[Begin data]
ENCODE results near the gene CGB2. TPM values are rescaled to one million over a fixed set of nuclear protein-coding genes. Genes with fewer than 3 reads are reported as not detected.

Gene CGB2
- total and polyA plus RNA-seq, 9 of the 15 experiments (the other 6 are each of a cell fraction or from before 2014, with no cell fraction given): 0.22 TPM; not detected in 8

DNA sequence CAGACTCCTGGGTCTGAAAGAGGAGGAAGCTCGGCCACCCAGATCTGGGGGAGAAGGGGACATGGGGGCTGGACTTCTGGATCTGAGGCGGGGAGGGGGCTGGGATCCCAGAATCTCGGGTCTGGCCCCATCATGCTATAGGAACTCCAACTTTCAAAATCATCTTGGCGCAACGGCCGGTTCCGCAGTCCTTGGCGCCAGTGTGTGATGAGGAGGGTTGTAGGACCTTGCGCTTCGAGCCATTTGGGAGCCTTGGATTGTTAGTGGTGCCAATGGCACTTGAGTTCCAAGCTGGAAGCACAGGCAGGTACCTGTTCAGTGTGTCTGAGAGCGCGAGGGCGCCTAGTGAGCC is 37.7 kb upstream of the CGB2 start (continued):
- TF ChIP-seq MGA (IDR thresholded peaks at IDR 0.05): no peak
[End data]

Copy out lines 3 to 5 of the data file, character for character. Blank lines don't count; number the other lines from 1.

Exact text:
- total and polyA plus RNA-seq, 9 of the 15 experiments (the other 6 are each of a cell fraction or from before 2014, with no cell fraction given): 0.22 TPM; not detected in 8

DNA sequence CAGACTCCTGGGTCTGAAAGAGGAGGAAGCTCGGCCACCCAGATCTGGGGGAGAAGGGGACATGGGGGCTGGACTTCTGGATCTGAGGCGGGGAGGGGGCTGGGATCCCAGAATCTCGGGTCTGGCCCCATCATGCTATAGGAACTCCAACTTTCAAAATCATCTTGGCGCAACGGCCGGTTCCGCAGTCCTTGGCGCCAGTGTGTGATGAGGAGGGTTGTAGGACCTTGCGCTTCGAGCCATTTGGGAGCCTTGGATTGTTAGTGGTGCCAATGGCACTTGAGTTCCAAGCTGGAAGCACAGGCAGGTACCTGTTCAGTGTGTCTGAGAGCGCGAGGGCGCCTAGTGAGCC is 37.7 kb upstream of the CGB2 start (continued):
- TF ChIP-seq MGA (IDR thresholded peaks at IDR 0.05): no peak